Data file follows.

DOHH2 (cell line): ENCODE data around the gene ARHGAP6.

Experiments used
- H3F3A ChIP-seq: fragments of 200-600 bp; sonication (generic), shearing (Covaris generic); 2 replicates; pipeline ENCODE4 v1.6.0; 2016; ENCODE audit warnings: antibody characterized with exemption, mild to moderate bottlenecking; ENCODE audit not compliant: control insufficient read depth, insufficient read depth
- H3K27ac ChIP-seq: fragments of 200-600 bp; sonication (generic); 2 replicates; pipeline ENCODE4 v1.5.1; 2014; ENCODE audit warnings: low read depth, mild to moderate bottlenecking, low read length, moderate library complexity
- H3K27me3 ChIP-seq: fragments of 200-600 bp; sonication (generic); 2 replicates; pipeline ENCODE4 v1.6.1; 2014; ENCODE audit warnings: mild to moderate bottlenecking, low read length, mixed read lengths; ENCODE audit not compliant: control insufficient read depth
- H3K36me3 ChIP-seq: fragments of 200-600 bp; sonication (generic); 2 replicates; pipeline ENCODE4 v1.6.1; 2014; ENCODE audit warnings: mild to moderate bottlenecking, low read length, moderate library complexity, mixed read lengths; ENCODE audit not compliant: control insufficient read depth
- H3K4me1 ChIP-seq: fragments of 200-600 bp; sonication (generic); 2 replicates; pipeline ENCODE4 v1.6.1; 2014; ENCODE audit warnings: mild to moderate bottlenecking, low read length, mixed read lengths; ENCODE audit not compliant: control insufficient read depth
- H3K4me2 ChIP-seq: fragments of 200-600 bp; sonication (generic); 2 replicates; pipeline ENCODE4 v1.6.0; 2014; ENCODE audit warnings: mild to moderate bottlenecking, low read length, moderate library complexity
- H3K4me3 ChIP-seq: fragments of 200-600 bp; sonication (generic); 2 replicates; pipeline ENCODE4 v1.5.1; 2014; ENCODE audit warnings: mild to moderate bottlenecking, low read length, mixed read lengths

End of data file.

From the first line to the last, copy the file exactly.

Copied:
DOHH2 (cell line): ENCODE data around the gene ARHGAP6.

Experiments used
- H3F3A ChIP-seq: fragments of 200-600 bp; sonication (generic), shearing (Covaris generic); 2 replicates; pipeline ENCODE4 v1.6.0; 2016; ENCODE audit warnings: antibody characterized with exemption, mild to moderate bottlenecking; ENCODE audit not compliant: control insufficient read depth, insufficient read depth
- H3K27ac ChIP-seq: fragments of 200-600 bp; sonication (generic); 2 replicates; pipeline ENCODE4 v1.5.1; 2014; ENCODE audit warnings: low read depth, mild to moderate bottlenecking, low read length, moderate library complexity
- H3K27me3 ChIP-seq: fragments of 200-600 bp; sonication (generic); 2 replicates; pipeline ENCODE4 v1.6.1; 2014; ENCODE audit warnings: mild to moderate bottlenecking, low read length, mixed read lengths; ENCODE audit not compliant: control insufficient read depth
- H3K36me3 ChIP-seq: fragments of 200-600 bp; sonication (generic); 2 replicates; pipeline ENCODE4 v1.6.1; 2014; ENCODE audit warnings: mild to moderate bottlenecking, low read length, moderate library complexity, mixed read lengths; ENCODE audit not compliant: control insufficient read depth
- H3K4me1 ChIP-seq: fragments of 200-600 bp; sonication (generic); 2 replicates; pipeline ENCODE4 v1.6.1; 2014; ENCODE audit warnings: mild to moderate bottlenecking, low read length, mixed read lengths; ENCODE audit not compliant: control insufficient read depth
- H3K4me2 ChIP-seq: fragments of 200-600 bp; sonication (generic); 2 replicates; pipeline ENCODE4 v1.6.0; 2014; ENCODE audit warnings: mild to moderate bottlenecking, low read length, moderate library complexity
- H3K4me3 ChIP-seq: fragments of 200-600 bp; sonication (generic); 2 replicates; pipeline ENCODE4 v1.5.1; 2014; ENCODE audit warnings: mild to moderate bottlenecking, low read length, mixed read lengths